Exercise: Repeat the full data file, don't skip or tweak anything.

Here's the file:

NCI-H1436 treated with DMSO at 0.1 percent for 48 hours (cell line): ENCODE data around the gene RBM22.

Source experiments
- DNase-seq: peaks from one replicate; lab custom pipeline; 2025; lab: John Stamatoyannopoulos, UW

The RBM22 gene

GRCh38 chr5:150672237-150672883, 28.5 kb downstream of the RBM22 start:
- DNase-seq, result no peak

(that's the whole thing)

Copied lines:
NCI-H1436 treated with DMSO at 0.1 percent for 48 hours (cell line): ENCODE data around the gene RBM22.

Source experiments
- DNase-seq: peaks from one replicate; lab custom pipeline; 2025; lab: John Stamatoyannopoulos, UW

The RBM22 gene

GRCh38 chr5:150672237-150672883, 28.5 kb downstream of the RBM22 start:
- DNase-seq, result no peak